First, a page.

Das Erbe des Minos
Die Überbauung minoischer Ruinen im dorischen KretaDaidalos – Heidelberger Abschlussarbeiten zur Klassischen Archäologie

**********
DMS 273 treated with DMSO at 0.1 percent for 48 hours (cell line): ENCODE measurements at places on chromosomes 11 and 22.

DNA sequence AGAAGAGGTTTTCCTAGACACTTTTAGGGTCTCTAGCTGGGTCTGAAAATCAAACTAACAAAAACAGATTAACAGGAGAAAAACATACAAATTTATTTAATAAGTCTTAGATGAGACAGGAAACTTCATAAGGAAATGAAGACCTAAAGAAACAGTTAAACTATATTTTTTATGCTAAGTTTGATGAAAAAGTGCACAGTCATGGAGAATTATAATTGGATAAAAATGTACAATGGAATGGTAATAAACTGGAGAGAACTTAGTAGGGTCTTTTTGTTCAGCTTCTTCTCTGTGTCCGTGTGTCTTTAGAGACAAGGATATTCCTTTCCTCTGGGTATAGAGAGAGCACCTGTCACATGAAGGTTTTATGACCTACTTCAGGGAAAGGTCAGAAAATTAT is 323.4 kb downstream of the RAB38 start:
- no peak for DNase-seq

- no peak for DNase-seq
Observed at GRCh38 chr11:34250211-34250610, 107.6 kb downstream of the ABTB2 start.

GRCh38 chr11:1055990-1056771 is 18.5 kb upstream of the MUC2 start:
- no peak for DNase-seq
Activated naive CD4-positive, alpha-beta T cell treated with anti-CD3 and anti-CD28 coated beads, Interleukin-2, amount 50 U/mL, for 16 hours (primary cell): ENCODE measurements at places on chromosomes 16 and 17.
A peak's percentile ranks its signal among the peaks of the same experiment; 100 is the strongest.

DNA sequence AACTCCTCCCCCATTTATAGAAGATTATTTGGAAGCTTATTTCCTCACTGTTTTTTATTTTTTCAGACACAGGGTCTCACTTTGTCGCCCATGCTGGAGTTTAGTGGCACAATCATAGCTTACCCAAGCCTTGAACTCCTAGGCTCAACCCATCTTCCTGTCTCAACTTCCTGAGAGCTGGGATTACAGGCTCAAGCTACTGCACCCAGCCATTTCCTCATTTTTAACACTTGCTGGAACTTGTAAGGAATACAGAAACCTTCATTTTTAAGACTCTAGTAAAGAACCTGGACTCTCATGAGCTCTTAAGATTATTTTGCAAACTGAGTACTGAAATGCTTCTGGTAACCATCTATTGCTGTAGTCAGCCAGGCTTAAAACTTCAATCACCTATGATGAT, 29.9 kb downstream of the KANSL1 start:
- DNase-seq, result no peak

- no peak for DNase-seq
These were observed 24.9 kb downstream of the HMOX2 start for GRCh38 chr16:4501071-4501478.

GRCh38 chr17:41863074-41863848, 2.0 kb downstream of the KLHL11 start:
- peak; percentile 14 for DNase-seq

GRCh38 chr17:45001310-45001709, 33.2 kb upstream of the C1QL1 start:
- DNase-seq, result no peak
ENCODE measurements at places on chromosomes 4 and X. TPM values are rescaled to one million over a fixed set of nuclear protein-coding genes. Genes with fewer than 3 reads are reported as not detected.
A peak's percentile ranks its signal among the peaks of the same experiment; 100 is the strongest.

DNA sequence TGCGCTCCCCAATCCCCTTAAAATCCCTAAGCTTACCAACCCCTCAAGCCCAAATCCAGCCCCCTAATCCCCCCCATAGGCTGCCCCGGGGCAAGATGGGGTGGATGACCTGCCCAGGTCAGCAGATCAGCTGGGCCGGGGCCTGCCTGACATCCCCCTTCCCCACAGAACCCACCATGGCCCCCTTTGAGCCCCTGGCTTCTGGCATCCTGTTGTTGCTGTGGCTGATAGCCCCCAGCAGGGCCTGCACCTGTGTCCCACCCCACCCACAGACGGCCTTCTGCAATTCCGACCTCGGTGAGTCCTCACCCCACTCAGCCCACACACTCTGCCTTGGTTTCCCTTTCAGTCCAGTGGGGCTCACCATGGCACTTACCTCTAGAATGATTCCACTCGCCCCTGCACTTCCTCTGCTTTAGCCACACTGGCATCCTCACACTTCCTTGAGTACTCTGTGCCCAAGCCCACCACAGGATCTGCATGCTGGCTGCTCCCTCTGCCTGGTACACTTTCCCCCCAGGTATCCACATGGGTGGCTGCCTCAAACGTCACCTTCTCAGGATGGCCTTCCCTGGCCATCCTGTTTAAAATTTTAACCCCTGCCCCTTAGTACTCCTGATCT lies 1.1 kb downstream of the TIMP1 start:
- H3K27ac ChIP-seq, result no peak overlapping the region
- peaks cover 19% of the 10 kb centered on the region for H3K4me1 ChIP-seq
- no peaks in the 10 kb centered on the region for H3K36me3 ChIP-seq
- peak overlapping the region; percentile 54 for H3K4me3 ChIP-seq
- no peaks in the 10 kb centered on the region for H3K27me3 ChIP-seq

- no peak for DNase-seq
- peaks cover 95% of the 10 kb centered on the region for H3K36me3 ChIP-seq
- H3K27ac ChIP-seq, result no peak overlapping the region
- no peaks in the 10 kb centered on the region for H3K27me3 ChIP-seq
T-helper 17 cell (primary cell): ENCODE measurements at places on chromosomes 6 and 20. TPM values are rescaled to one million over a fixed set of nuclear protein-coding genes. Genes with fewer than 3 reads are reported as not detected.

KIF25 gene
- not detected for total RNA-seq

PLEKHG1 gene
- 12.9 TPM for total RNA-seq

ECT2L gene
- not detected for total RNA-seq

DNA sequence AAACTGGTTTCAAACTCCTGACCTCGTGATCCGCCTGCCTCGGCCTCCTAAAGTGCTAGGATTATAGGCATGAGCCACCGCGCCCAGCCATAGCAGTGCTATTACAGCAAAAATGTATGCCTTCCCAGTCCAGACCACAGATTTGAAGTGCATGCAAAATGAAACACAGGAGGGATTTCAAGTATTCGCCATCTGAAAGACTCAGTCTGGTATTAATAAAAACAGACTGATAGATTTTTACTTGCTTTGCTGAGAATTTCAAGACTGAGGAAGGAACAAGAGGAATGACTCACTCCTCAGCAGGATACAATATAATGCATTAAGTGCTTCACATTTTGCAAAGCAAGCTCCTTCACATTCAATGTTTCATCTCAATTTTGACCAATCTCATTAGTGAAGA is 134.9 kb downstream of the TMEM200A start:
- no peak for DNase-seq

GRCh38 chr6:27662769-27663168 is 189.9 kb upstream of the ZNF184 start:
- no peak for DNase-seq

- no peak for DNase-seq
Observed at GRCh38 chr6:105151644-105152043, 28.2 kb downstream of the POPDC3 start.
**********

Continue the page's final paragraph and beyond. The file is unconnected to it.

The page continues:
Ever since the discovery of the palace of Knossos by Arthur Evans the interest of archaeological scholars in the island of Crete has always focused on the civilization of the Minoans in the Bronze Age. The succeeding periods from the early Iron Age until the time of the Roman Empire have been until recently researched less intensive. This is also true because these succeeding time periods produced rather less spectacular architectural evidence than other regions of the Greek world, when Crete no longer played a major role in Greek history. As a result, architectural features from later phases resting on top of Bronze Age structures have always received less attention. This study intends to close the gap and will bring together all the evidence, where Minoan architecture was paved over by later buildings between the early Iron Age and Roman times, showing all the relevant sites in a single overview for the first time. It will show that most of the Minoan structures were built over in the Geometric-Archaic and the Hellenistic times, with a few Roman examples that might be historically significant. The study tries to put this evidence into the context of the historical evolution of the island throughout antiquity and to prove that many of the Minoan sites were built over for a specific reason. Especially the sanctuaries in the hinterland might indicate that the Greek inhabitants wanted to lay a claim on certain territories. In the case of the re-settled palaces the study also wants to consider the role played by the myths about King Minos on Crete. Whether or not these architectural activities might indicate the Dorian Cretans considered the long forgotten Minoan civilization as their ancestors is also part of the study´s discussion.